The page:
Real gross domestic product (GDP) increased 3.1 percent in the third quarter of 2012 after increasing 1.3 percent in the second quarter, according to estimates released by the Bureau of Economic Analysis. The third-quarter growth rate was revised up 0.4 percentage point from the second estimate released in November.
Real GDP highlights
Inventory investment was the main driver of the third-quarter acceleration in real economic growth. Nonfarm inventory investment turned up, more than offsetting a larger decline in farm inventory investment that stemmed from the summer drought in the Midwest.
In addition, consumer spending for durable goods picked up, as motor vehicles and parts turned up. Federal national defense spending rebounded, as did state and local government spending.
In contrast to these positive contributions to real economic growth, consumer spending for services slowed, and business investment turned down, mainly reflecting a downturn in spending on equipment and software.
Revisions to GDP
The 0.4 percentage point upward revision of real GDP growth reflected upward revisions to:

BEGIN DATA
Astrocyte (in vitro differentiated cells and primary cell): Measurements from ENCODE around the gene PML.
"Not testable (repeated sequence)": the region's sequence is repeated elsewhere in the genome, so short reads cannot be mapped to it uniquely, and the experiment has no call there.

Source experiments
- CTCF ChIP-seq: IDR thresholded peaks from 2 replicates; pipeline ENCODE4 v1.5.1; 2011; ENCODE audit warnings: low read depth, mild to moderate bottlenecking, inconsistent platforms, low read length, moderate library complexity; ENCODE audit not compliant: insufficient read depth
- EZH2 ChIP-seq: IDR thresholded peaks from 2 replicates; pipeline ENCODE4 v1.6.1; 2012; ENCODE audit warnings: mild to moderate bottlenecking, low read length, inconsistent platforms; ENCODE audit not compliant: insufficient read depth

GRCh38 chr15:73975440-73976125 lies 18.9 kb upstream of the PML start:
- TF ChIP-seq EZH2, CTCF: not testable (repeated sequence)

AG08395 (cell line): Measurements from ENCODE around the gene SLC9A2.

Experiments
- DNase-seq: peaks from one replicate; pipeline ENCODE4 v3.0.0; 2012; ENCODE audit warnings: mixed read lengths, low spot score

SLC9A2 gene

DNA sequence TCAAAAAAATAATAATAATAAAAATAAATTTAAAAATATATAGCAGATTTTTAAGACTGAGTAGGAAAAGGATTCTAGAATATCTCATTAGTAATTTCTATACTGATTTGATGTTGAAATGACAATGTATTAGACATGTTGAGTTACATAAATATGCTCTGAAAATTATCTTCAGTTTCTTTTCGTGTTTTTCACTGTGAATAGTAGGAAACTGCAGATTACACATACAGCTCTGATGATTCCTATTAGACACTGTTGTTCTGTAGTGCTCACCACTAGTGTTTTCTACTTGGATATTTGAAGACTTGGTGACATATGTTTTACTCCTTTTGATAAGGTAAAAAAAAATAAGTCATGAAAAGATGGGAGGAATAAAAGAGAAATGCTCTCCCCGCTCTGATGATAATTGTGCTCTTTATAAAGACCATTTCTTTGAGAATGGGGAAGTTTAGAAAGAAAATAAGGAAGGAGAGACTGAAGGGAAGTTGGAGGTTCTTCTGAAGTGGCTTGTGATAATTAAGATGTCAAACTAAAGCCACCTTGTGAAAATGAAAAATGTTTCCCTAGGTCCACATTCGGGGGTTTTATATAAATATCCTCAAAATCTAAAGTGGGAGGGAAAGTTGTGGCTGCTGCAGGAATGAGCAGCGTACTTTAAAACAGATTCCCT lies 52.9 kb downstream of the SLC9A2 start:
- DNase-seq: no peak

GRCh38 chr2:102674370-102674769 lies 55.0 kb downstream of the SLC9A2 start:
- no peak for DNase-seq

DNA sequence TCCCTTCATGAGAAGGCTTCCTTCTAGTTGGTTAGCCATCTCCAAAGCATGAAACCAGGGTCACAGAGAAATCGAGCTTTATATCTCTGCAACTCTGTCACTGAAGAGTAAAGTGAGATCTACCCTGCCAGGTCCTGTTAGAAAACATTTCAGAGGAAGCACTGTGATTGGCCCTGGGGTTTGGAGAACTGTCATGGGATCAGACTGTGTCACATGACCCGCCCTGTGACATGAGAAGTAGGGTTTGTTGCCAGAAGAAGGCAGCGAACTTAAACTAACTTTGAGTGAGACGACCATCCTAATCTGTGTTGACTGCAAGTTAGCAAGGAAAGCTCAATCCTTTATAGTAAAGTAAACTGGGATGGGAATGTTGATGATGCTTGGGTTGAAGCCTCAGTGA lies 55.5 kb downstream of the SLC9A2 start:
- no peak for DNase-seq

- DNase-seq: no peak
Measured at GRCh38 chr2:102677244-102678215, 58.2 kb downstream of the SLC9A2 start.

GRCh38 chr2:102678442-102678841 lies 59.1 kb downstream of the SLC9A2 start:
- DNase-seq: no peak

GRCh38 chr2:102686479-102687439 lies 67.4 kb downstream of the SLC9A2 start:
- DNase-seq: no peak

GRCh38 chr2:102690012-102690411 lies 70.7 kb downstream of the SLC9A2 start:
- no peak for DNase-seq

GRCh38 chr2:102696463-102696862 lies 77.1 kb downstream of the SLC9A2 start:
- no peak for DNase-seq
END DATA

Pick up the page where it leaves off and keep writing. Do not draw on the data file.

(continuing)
- Net exports, as exports was revised up, mainly industrial supplies and materials, and imports was revised down, mainly travel services and industrial supplies and materials.
- Consumer spending, mainly health care services. (After the revisions, consumer spending picked up slightly after slowing modestly in the second estimate released in November.)
- State and local government gross investment in structures.
BEA released a revised estimate of third-quarter corporate profits. Profits picked up in the third quarter, rising 2.4 percent at a quarterly rate, after rising 1.1 percent in the second quarter.
Profits of financial corporations rose 17.5 percent in the third quarter, while profits of nonfinancial corporations fell 1.3 percent. Profits from the rest of the world decreased 1.9 percent.
For more, here’s the full report.